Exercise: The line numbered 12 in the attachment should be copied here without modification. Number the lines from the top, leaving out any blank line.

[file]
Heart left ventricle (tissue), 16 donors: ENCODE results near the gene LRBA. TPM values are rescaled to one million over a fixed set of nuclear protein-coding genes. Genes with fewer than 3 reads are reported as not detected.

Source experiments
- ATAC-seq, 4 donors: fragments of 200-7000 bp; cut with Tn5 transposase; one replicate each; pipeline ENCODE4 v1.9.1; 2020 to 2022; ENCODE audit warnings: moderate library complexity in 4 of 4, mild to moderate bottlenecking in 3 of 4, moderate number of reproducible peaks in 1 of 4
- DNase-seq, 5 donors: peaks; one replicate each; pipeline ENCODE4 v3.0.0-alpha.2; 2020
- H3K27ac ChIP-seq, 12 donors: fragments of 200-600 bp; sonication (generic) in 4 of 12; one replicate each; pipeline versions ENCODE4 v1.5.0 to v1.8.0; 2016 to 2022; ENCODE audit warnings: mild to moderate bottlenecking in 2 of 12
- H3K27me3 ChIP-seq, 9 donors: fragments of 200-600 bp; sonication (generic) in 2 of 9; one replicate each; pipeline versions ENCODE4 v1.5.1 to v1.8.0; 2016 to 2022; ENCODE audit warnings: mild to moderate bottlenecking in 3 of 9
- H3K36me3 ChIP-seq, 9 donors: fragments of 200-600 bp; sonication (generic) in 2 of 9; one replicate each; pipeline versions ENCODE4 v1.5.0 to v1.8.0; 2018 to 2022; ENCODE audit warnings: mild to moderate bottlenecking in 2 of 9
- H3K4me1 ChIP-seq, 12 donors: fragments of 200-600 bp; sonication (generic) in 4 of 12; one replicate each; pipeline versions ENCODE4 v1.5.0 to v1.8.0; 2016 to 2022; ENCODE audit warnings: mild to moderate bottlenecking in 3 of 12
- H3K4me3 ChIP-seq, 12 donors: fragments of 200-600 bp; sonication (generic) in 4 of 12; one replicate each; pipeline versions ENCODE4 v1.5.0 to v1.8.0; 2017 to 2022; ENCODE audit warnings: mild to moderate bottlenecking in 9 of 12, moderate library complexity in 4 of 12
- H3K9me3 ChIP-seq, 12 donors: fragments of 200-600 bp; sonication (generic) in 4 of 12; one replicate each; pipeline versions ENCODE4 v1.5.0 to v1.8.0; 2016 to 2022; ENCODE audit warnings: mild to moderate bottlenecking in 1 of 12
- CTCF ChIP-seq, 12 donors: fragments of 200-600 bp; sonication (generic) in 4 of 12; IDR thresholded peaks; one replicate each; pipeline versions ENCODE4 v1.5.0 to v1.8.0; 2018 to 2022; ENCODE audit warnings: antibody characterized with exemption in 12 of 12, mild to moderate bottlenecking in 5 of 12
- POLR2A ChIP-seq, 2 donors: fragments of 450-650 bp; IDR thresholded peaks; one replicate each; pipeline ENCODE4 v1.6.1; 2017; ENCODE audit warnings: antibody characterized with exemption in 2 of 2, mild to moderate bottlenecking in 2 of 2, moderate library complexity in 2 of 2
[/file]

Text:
- POLR2A ChIP-seq, 2 donors: fragments of 450-650 bp; IDR thresholded peaks; one replicate each; pipeline ENCODE4 v1.6.1; 2017; ENCODE audit warnings: antibody characterized with exemption in 2 of 2, mild to moderate bottlenecking in 2 of 2, moderate library complexity in 2 of 2